When employees arrived to work at Key-Aid Ace Hardware on Saturday, Feb. 25, they knew bad weather was in the forecast. But the staff had no idea that the powerful storm that was brewing would come right to their front door. Although no one was injured at the store or in the affected communities, property damage occurred. At Key-Aid Ace Hardware, the cameras were rolling the entire time. Once footage from the storm was discovered and posted on the store’s Facebook page, a viral video was born.
When a Storm Strikes
The Ephrata, Pennsylvania, business was among one of many affected by a string of storms that hit Ephrata and its surrounding communities. According to Elliott Pfautz, co-owner of the business, Saturday went from being gloomy to an intense storm.
“Our local meteorologists said the storm that came through our area was a microburst, with straight-line winds that kicked up to 90 miles per hour,” Pfautz says. “We knew there would be storms, but around 3:30 p.m., the sky got really dark and a tornado warning came through, and that’s when the storm struck.”
With five employees in the building and one customer still on-site, those at the store went to the back room, away from windows to take shelter.
After the storm passed through, Pfautz says they emerged to see the immediate damage that took place outside the store. Inventory outside, like chairs and grills had flown all over. Damage to signs and other exterior aspects of the building totaled around $10,000, Pfautz says. However, it’s in the process of review with insurance.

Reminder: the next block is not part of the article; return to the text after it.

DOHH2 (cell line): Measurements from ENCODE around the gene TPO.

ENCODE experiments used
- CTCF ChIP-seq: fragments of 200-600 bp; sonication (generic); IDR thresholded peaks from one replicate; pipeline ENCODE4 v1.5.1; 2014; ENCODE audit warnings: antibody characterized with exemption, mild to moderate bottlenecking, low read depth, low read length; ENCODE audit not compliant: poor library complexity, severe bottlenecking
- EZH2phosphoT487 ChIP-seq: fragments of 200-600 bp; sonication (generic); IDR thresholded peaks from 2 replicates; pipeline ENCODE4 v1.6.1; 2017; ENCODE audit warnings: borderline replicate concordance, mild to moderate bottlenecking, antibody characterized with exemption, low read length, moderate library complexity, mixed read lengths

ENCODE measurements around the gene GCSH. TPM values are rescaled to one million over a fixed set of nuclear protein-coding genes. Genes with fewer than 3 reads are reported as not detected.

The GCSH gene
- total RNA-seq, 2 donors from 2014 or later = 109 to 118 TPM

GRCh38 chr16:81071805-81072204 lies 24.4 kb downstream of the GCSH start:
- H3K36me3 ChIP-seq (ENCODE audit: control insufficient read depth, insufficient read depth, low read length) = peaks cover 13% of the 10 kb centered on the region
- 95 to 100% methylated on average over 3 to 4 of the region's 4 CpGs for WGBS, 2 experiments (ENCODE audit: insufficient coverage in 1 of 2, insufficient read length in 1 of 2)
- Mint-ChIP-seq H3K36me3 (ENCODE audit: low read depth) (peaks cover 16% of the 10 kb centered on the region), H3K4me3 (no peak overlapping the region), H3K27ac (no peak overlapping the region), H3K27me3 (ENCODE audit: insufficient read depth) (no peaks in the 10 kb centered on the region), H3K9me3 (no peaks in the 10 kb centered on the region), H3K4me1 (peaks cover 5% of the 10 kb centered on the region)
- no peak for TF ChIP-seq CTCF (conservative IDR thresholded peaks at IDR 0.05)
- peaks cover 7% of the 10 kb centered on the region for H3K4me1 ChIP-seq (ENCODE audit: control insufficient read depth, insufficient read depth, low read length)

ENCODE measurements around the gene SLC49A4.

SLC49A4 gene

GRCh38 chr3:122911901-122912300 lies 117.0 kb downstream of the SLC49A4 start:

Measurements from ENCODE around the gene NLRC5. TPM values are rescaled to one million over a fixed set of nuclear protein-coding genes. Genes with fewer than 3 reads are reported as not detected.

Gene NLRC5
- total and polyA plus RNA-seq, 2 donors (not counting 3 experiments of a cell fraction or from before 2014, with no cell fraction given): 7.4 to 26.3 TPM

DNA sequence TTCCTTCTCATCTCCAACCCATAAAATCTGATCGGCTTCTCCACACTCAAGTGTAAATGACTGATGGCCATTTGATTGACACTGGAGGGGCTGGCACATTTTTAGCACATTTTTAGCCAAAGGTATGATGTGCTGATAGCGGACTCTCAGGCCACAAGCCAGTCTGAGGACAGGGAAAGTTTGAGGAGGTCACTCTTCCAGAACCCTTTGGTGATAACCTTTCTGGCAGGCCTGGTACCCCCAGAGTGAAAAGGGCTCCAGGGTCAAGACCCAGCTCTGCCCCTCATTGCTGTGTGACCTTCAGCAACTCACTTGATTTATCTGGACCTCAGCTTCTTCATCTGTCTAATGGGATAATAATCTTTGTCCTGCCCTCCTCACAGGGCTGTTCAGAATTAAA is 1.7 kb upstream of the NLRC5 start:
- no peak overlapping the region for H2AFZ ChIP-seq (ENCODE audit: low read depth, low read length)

“We’re very thankful nobody was walking in or out of the store when the storm struck,” he says. “There were 40- to 50-pound objects flying all over and there could have been serious damage. We need our porch roof repaired, and we lost some products, but it could’ve been much worse.”
Storm Footage Posted on Facebook Becomes Viral Video Overnight
As Pfautz and the employees cleaned up the damage to the outside the store, someone mentioned the idea of seeing the video footage from the surveillance cameras.
“We were all talking about how the majority of the damage took place in front of the store,” he says. “We have surveillance cameras set up in several spots there, so we thought if the video didn’t go out, maybe we’d be able to see it in action.”
Cleaning up the storm’s mess was priority No. 1, however, and it wasn’t until Monday that Pfautz and his team reviewed the Saturday afternoon footage of the storm blowing through.
“When we saw the video we were blown away by how intense the winds were to lift and move such heavy objects,” Pfautz says. “We decided to share it on our Facebook page with our customers, and the video went viral overnight. We just kept watching our Facebook notifications climb.”
Although they didn’t post the video expecting attention, the more views it gained, the more news outlets reached out to Key-Aid Ace Hardware to share their story.
Following their newfound online fame, local news stations reached out and requested permission to share the video with their viewers. The rest of the week, news stations held live broadcasts in the store parking lot and customers came to pick up items like chainsaws and generators while chatting about their viral video as well.
“The storm caused an estimated $7 million in damage to the communities it struck,” Pfautz says. “However, there were no reported injuries, which is amazing when you think about how strong the storm was. We’re very happy that no one was hurt.”